|Brendan Green RPG Venture-Captain, Alaska—Fairbanks aka Relmer|
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I am signing this as well. I like running PFS games, but running them can be a chore without proper prep going beyond just "reading though" the scenario. As GM you have to spend the time somewhere; either before the session clock starts or during it. I find players are happier when the game runs smoother due to the prep work being completed ahead of the session.
My usual prep involves lots of highlighting and notes in the margin. Sometimes description text for a room/person/object or important event trigger are buried in the middle of a paragraph. If I dont highlight them I often skip over them. This is especially true for some event triggers that the scenario notes as "If at any time a PC does X, then NPC Y automatically responds with action...". That really seems like the kind of text that should get highlighted or pulled out somehow.
I think players expect a certain format as they go from area to area (Description of the area w/ important details, a chance to roll automatically allowed rolls, automatic text from any present NPCs, automatic rolls in response to the NPC's tirade, etc.) Unfortunately each area of a scenario can have that information spread out in a random order over several pages requiring the GM that runs the scenario to manually stitch together the actual sequence of events in an area.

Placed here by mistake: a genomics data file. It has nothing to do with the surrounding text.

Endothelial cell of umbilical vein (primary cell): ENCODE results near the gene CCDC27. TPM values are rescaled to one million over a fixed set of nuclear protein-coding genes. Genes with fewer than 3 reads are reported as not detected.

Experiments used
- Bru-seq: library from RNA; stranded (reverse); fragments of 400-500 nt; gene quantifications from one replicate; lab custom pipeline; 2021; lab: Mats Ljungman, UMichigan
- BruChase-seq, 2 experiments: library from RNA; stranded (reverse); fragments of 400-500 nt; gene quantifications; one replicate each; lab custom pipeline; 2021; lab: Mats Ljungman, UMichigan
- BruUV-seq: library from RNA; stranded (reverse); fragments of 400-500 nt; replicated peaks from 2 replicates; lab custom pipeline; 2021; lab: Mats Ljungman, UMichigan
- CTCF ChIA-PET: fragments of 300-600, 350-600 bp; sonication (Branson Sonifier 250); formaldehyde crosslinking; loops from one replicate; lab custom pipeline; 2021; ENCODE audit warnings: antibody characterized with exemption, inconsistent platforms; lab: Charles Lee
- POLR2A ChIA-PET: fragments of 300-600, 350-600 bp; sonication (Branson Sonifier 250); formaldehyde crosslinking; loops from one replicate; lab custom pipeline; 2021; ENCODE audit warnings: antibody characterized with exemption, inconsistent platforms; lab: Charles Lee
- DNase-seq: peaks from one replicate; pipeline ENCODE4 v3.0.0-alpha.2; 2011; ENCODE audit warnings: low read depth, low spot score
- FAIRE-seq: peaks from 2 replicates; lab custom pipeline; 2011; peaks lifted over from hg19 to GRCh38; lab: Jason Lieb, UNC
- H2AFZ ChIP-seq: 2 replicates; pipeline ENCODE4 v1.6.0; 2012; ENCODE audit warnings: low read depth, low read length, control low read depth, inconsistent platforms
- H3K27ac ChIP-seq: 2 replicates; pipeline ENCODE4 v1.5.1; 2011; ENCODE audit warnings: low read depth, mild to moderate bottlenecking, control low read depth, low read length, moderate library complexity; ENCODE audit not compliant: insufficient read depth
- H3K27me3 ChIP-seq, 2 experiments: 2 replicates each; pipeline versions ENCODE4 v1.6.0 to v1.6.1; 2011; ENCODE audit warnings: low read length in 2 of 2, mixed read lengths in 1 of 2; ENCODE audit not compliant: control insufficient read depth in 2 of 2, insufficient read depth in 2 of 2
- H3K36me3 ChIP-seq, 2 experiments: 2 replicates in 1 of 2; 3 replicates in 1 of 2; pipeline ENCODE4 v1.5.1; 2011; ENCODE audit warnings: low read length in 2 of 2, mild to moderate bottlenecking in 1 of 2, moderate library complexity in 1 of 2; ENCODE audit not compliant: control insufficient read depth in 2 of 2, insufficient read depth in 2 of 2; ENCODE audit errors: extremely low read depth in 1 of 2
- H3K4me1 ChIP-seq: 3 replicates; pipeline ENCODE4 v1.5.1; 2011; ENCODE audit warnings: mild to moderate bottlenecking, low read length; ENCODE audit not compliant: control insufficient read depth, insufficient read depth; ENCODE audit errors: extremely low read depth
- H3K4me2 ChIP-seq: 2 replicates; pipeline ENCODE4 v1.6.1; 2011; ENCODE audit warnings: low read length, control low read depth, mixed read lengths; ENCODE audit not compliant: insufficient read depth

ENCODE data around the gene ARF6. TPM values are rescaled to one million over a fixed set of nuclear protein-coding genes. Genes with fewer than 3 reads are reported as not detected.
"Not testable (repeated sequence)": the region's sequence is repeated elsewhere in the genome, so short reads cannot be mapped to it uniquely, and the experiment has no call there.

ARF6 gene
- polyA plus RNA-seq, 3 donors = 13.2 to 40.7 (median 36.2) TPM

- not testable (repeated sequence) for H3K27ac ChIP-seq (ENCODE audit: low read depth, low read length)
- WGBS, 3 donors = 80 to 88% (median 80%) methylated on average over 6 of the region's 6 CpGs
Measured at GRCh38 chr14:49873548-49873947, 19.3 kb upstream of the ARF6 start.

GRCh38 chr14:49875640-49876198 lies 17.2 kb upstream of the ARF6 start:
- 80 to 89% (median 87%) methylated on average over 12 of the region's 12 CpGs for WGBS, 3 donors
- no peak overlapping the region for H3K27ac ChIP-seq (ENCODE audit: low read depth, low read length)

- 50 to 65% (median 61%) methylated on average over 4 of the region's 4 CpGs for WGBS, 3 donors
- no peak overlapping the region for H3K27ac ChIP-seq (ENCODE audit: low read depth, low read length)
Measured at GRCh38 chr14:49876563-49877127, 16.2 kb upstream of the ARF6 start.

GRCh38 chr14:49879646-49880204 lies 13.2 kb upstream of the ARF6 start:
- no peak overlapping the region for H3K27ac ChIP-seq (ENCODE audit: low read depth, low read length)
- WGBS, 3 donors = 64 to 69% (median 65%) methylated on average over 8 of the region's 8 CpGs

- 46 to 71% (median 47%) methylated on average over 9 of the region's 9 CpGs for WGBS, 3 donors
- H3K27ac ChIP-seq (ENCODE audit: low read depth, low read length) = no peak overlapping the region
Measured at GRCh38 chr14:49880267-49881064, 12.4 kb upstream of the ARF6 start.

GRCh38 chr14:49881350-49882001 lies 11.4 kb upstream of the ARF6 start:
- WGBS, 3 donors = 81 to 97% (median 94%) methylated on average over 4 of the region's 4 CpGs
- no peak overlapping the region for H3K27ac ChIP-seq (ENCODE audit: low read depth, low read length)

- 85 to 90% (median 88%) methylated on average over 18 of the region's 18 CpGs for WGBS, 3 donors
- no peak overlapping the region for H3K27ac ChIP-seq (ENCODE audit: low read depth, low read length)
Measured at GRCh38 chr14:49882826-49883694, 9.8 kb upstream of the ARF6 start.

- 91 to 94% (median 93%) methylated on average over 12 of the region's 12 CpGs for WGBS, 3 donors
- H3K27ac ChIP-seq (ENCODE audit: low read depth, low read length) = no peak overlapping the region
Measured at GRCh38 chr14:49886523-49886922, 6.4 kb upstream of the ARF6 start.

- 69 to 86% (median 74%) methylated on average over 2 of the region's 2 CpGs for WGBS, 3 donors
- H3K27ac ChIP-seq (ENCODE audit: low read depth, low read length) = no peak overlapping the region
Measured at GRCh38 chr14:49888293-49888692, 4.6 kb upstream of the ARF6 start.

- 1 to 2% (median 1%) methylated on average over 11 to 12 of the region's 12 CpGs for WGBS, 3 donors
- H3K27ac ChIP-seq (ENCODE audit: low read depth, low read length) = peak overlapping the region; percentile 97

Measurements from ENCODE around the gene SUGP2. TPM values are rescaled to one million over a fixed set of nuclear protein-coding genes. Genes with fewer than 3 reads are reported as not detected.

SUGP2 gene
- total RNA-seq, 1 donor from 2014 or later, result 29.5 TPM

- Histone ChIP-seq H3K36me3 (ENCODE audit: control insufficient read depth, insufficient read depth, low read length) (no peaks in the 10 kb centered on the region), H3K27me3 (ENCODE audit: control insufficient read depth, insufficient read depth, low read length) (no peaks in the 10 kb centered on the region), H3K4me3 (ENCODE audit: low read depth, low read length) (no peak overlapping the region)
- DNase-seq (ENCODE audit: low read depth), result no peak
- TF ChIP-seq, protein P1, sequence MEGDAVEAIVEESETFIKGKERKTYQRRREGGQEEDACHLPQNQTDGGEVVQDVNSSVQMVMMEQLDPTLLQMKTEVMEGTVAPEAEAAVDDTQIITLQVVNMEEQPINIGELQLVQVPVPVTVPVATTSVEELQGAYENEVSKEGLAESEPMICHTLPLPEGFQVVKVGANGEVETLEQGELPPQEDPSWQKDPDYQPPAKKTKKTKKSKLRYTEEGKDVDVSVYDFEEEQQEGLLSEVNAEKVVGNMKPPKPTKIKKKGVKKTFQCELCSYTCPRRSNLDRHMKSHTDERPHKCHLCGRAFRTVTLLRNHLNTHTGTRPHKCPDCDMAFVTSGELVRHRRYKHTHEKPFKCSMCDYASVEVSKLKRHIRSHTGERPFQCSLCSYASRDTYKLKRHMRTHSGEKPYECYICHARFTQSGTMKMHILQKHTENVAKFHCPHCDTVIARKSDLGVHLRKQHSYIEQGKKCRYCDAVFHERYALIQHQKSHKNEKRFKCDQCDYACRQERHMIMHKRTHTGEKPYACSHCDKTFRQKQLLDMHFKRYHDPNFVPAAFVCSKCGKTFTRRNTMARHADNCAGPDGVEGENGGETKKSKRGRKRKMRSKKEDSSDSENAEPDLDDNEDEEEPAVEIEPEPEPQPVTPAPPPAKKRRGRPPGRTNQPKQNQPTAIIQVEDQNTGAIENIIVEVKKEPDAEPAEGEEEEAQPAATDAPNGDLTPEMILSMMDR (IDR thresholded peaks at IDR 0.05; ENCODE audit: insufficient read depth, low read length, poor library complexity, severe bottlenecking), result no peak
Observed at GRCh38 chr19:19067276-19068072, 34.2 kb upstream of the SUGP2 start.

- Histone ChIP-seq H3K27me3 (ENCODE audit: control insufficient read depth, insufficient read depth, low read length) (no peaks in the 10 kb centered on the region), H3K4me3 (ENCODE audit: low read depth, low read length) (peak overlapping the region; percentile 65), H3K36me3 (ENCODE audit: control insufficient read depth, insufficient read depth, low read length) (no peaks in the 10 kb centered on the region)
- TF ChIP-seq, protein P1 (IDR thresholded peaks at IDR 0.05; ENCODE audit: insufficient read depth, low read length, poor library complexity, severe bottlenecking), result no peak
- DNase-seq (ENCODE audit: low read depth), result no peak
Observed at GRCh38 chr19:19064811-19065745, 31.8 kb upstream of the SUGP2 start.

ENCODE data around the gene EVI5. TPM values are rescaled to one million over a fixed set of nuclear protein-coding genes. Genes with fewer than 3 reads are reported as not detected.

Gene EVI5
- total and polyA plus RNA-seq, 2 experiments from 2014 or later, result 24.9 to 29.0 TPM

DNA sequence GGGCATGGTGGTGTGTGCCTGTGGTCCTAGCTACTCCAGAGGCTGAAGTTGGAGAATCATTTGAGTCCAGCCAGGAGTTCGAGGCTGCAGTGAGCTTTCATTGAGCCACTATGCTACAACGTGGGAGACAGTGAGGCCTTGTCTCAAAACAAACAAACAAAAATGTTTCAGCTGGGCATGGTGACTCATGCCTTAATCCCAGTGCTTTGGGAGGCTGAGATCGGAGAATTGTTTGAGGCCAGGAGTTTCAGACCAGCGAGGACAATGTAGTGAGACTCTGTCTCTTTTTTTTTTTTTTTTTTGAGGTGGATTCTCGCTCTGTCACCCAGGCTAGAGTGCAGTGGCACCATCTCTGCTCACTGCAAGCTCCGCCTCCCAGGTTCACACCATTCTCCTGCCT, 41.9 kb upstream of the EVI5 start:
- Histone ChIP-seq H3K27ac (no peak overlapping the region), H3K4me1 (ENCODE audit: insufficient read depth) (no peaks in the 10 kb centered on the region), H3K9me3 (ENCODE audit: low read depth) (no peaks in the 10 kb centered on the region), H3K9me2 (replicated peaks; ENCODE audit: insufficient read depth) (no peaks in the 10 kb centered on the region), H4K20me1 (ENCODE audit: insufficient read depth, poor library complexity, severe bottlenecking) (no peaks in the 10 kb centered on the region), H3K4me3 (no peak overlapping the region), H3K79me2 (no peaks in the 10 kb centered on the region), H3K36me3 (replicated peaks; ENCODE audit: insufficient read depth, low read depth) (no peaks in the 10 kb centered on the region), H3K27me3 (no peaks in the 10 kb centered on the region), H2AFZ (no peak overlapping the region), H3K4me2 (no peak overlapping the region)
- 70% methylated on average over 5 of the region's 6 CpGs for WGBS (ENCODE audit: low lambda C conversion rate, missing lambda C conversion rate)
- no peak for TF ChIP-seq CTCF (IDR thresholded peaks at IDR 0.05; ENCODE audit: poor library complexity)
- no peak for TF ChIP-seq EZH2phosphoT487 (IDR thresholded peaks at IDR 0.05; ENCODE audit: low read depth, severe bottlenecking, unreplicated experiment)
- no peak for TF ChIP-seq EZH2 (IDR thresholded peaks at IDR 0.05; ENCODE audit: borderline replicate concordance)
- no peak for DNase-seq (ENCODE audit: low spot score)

The same problem (and worse) can occur with encounters. With multiple tiers and templates a GM can use 4 Bestiaries or other resources during the encounters of a scenario (Destiny of the Sands I am looking at you). Even if you dont haul around physical books it can be a chore to switch between PDFs which is why I usually make a supplemental PDF/printout for each scenario with all the monsters/template info compiled so I only have to consult 1 other source when running. The prep work for monsters goes even further if they can cast spells; DCs are given (even though the dont list the TYPE of save) but you still have to calculate durations, ranges, etc. manually.
Scenarios that were more logically laid out and included more essential information would encourage new GMs to run more often, in my experience. I have had GMs only willing to run if I gave them a scenario I already prepped because it still took them at least a few hours to read through and understand it, even if they did not have to dig up and compile all the additional research themselves.
If getting "better" scenarios means moving to PDF only so be it.